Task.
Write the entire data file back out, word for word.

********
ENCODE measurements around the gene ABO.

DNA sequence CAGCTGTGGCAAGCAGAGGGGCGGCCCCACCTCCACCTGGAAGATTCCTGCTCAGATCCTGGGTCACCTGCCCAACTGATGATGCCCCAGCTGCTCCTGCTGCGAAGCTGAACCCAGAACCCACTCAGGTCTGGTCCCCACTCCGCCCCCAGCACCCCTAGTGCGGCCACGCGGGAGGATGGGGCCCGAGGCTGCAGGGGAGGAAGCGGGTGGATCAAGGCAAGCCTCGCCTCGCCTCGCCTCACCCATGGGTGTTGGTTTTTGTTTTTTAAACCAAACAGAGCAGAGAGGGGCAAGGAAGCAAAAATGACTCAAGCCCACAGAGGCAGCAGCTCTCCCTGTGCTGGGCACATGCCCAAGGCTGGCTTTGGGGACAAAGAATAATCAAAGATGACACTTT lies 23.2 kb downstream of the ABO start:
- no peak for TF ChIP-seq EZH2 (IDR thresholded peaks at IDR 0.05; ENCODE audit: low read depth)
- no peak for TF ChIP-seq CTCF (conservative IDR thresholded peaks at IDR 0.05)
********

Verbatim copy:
ENCODE measurements around the gene ABO.

DNA sequence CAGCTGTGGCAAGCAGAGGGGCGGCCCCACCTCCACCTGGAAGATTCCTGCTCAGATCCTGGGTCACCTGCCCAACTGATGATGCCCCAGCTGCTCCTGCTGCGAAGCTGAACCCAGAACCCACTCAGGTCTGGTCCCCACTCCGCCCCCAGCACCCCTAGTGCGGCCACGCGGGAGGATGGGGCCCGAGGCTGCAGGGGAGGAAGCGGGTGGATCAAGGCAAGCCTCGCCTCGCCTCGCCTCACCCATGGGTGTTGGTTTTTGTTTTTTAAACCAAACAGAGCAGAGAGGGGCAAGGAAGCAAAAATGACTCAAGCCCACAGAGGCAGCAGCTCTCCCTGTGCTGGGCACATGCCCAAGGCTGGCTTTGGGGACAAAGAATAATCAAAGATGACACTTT lies 23.2 kb downstream of the ABO start:
- no peak for TF ChIP-seq EZH2 (IDR thresholded peaks at IDR 0.05; ENCODE audit: low read depth)
- no peak for TF ChIP-seq CTCF (conservative IDR thresholded peaks at IDR 0.05)